Folk art, by Giulio Porta

Folk art, like primitive art, is a world wide phenomenon. Even though folk art is usually associated with artists that did not have formal training, its popularity has influenced many, including highly educated people, who for a number of reason enjoy working in that style.


 thumbnail sketch, by Giulio Porta, ball point pen and acrylic wash.

The two drawing here above hope to demonstrate two things, one: drawing should be editable. two: folk art is about style, and story telling, not just about drawing country folks of a by gone era. But if you don't feel strongly about your style don't worry about it, this course focuses mainly on the drawing of the human figure. To make changes you'll need a media that can cover up areas, such as acrylic, gouache, tempera, latex, occasionally crayons, and water soluble marker. Petroleum based markers shouldn't be used because they are toxic and if used first they can't be covered up that well at all.

Drawing the complete figure

Always consider drawing complete figures rather than just heads. The drawing of a complete human figure will apply directly to the last 3 required drawings, the skeleton, muscles, and the complete figure. By doing so you'll learn more about the drawing of the human figure and human anatomy in general.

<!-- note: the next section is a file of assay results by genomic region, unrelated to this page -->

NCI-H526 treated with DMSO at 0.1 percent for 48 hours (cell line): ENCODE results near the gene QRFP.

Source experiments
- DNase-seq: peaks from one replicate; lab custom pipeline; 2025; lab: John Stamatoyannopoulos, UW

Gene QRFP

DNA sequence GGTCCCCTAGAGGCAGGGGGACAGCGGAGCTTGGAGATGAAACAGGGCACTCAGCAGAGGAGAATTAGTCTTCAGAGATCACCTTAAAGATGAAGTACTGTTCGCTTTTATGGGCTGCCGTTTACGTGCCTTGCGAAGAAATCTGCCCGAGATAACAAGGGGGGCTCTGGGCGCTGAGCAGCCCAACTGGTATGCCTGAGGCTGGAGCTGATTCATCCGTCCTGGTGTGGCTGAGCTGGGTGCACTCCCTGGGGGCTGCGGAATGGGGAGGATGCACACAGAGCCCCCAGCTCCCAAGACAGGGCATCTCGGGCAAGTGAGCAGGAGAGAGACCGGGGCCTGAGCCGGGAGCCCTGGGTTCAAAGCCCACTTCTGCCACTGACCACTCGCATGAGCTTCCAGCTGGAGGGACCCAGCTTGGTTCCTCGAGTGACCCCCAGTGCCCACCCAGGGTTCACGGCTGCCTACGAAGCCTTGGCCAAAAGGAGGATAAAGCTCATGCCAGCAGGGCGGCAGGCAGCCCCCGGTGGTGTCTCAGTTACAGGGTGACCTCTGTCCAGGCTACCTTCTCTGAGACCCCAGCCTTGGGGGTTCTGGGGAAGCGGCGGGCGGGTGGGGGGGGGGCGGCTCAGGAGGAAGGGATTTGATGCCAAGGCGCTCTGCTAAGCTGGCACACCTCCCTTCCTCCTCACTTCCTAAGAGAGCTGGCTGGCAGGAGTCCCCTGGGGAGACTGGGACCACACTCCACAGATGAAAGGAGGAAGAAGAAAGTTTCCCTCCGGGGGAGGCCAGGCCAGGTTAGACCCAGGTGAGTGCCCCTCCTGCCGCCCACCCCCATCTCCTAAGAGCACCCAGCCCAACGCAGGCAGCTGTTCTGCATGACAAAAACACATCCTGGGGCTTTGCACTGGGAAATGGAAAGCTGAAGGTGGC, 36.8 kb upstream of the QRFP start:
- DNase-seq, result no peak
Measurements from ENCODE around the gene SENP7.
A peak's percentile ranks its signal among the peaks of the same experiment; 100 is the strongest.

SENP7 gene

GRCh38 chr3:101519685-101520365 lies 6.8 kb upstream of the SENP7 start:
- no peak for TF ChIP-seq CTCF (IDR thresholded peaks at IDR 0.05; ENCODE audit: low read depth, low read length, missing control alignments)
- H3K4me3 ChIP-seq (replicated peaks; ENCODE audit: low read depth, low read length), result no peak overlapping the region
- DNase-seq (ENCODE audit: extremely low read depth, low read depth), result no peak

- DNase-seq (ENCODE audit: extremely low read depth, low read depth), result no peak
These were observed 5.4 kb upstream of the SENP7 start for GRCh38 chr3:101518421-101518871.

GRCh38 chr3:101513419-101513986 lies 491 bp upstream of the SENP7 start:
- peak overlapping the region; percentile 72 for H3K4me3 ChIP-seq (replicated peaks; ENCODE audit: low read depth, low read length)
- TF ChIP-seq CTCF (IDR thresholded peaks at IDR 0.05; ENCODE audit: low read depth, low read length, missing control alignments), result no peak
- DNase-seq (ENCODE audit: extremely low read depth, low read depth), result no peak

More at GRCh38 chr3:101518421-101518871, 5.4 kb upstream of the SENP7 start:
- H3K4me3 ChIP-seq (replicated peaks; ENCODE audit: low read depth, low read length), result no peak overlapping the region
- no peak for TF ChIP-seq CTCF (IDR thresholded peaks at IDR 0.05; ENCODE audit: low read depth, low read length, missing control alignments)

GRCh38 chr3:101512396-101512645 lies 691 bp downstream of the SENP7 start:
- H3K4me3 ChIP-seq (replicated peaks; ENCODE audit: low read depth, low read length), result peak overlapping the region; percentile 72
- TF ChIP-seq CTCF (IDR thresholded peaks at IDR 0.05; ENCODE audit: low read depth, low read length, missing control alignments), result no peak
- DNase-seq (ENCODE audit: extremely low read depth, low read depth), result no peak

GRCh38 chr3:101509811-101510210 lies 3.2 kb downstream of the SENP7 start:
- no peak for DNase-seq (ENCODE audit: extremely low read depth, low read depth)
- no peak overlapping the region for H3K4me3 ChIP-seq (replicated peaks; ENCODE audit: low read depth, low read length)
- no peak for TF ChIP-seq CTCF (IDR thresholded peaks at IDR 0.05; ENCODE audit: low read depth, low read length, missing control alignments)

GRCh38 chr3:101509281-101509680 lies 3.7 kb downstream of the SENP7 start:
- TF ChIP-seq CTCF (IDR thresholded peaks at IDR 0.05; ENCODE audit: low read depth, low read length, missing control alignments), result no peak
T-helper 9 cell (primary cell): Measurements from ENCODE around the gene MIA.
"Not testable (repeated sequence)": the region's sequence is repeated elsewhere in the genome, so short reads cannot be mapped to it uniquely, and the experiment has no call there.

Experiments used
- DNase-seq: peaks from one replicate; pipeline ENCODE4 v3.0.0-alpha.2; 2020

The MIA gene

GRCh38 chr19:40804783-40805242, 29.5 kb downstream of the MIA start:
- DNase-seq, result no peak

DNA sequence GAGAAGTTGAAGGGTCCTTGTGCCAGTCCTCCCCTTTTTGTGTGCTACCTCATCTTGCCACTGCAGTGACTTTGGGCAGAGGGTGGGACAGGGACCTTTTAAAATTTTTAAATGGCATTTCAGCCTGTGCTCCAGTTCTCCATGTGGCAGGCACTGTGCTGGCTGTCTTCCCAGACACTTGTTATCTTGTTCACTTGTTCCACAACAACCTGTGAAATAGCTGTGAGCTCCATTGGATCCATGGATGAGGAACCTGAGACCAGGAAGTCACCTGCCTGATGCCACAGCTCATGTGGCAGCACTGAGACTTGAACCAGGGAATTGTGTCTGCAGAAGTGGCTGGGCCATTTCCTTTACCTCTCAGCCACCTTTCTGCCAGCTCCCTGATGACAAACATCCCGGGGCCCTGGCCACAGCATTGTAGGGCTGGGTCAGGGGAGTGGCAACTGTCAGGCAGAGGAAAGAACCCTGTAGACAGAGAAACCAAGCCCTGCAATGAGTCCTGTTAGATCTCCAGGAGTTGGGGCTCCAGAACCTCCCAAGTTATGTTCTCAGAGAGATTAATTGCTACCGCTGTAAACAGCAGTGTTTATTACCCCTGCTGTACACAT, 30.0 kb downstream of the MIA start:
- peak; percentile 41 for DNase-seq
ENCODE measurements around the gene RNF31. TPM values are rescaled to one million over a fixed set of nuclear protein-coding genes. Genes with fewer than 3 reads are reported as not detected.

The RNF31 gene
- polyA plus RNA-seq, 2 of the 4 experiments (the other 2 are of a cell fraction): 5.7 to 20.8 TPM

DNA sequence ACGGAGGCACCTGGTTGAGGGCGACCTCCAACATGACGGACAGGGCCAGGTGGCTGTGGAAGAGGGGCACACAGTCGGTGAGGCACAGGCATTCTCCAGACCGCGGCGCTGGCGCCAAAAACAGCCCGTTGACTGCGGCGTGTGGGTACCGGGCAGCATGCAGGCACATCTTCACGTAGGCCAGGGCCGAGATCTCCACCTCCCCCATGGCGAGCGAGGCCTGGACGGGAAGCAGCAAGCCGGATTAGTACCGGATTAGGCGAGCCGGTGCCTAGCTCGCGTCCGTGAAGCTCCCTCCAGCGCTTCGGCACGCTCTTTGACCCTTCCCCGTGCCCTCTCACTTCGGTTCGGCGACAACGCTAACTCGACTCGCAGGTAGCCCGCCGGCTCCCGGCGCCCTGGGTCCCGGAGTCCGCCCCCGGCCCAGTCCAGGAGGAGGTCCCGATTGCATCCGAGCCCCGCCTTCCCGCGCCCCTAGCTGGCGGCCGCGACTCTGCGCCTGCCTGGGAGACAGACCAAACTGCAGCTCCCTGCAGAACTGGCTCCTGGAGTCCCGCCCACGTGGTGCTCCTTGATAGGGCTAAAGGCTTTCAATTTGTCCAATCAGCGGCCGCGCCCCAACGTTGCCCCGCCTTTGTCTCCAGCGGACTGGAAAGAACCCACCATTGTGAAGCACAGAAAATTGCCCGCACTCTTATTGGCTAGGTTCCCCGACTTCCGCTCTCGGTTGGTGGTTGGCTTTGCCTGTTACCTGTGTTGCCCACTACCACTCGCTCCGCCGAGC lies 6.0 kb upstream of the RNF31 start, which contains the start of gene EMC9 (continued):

Issues like balance, gesture, expression, and rapport can be addressed more effectively when drawing the complete figure.


Dog Bite, by Giulio Porta, CG

Folk Art often seems to be the product of pure imagination, that is not always the case, some folk artist have taken art lesson, and they do observe nature to a certain extend. Although simplified design elements leading toward abstraction seem to be preferred.


Folk art in most cases tells a story or speaks about something, and that is what you should try to do, open the newspaper and see what you can find in terms of a story, anything goes. Just keep the background simple. Emphasis should be given to the figure.

"Apple Farmer", Giulio Porta 2012, CG

Parson Weem's Fable, remake by Giulio Porta 2008